Wednesday, January 13, 2010

Megaregions: Next big thing? Or just nutty?

Alan Ehrenhalt, respected editor of Governing magazine, has weighed in on the issue of "megaregions," wherein he questions this decades-old theory that metro regions (e.g. CharLanta( need to be treated as one entity. Hence the term, CharLanta.

I don't intend to be on a Richard Florida kick (See my posting about "The Ruse of the Creative Class") but Ehrenhalt does quote Florida as hopping on the au courant megaregions trend. But he goes on to note that transportation is one area in which planning regionally, or more to the point, megaregionally, makes sense.

Megaregionally? Charlotte can't even come up with transportation planning that recognizes that Cabarrus, Iredell and York counties have anything to do with traffic in Mecklenburg! As a certain editorial writer on the Observer's editorial board who is also a blogger opined Jan. 3 (you folks in the Charlotte region probably slept late and missed this):

Plan Transportation Regionally

It sounds like a bizarre camaraderie of dwarfs: MUMPO, GUAMPO, CRMPO, GHMPO and RFATS (in the Disney version he'd be the chubby, clumsy one). Let us not forget LNRPO and RRRPO (the small but snarling pirate dwarf?).
As if the names aren't funny enough, here's a thigh-slapper: All seven are transportation planning agencies for greater Charlotte.
Even if you toss out GHMPO (Greater Hickory Metropolitan Planning Organization) you still have an insane number of separate agencies ostensibly planning transportation in one metro region. And if you don't think transportation planning in Rock Hill-Fort Mill (RFATS) and LNRPO (Lake Norman Rural Planning Organization) doesn't affect transportation throughout the greater Charlotte region, well, you haven't traveled on Interstate 77.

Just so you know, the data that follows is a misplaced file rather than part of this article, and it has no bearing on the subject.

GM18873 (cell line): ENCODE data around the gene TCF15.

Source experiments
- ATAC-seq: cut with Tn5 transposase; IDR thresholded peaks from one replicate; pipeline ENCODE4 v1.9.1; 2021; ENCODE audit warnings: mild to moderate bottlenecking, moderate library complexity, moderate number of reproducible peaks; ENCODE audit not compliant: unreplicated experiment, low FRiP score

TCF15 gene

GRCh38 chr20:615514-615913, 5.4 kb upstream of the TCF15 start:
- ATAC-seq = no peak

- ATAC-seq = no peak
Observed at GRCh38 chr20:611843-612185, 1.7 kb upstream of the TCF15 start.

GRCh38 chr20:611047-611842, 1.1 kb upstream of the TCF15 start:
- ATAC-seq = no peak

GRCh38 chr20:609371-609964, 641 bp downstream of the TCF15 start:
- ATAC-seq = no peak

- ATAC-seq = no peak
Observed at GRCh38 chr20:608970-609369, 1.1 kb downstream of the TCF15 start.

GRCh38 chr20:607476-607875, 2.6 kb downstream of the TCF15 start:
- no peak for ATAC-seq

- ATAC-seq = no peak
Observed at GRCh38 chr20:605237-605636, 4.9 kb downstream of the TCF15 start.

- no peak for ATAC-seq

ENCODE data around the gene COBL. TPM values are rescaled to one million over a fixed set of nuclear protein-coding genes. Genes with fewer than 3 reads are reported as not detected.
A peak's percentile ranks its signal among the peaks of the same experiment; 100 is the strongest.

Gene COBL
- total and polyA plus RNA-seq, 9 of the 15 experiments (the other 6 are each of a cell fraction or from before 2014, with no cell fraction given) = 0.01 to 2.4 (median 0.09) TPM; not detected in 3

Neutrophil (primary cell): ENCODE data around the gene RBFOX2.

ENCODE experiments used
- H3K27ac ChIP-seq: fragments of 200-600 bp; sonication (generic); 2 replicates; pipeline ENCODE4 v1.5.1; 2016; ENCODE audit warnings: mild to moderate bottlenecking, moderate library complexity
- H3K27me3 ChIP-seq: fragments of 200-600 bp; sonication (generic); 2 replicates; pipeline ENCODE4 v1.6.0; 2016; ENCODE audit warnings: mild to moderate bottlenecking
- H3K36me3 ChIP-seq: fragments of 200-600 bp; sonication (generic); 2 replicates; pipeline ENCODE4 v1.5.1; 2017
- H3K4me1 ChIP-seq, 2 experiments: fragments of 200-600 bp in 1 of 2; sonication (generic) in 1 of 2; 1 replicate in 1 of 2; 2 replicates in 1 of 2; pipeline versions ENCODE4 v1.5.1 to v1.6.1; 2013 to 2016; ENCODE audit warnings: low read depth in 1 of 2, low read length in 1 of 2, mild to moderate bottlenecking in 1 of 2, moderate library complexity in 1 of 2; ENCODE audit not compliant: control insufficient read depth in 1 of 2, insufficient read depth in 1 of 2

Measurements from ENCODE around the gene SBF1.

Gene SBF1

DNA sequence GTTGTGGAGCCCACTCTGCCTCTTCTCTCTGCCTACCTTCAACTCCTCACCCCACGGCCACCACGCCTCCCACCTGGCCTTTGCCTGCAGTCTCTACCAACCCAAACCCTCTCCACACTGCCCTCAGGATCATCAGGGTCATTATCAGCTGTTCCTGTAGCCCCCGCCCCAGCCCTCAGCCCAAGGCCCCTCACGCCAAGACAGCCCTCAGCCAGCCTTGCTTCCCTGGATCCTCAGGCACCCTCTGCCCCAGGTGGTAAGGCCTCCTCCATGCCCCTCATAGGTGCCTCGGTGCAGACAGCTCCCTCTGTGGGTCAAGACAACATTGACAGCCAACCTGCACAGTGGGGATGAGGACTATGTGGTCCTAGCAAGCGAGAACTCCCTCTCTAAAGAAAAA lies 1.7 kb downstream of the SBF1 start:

Ask most planners and they'll tell you - off the record of course, so as not to tick off politicians - that sane transportation planning is mere fantasy until all six or seven MPOs and RPOs merge into one true metropolitan planning organization.
MPOs are federally mandated to plan "regionally." Indeed, Title 23 of the U.S. Code says an MPO should cover a whole metro area. However, smaller cities such as Gastonia or Concord have little interest in joining with the Mecklenburg behemoth, fearing their share of state and federal transportation money would shrink.
If the region's governments won't do the right thing, the state should force it. At least two men in Raleigh get it. N.C. Department of Transportation Secretary Gene Conti is savvy about transportation policy, politics and about true regional planning. So is Sen. Dan Clodfelter, a Charlotte Democrat whose seniority and smarts have given him significant clout in Raleigh.
And both states must figure out how an MPO can cross state lines, so York County, S.C., can join the region's transportation planning. Cincinnati, Philadelphia and Washington, D.C., all have multi-state MPOs. It can't be rocket science.


To read all six of the editorial board's Agenda 2010 items, visit this link.

4 comments:

Cedar Posts said...

Meckburbia, that place between uptown Charlotte and rural North Carolina.

2whls3spds said...

Moot point, when peak oil is fully realized mega anything is going to be passe.

J said...

In the nearly 22 years I have lived here, I have rarely seen any true future planning. It's called future planning as you plan to build a road that will only hold today's traffic load.

I remember when the concept of I-485 became a reality in 1989. My roommate and I, 19-year-old college kids, asked each other why was this "outer loop" completely contained in Mecklenburg county? If you want to see a real outerbelt, go to Cincinnati. The city is still where it was 50 years ago, and the loop goes into Kentucky and Indiana, several miles away from the city itself, and there aren't massive shopping centers and office parks every 2 miles along the loop.

Of course, my roomie and I eventually figured out the reason why the loop was so close to Charlotte city limits is because the area is so bereft of leaders that have any real capability of seeing needs more than 10 minutes into the future.

Cedar Posts said...

J The reason the beltway is so close is because a) NC had the Fed Money to build it and SC did not and b) the good ole' boys system.

Harris family and Peter Pappas all with connections and/or seats on the NC DOT Board.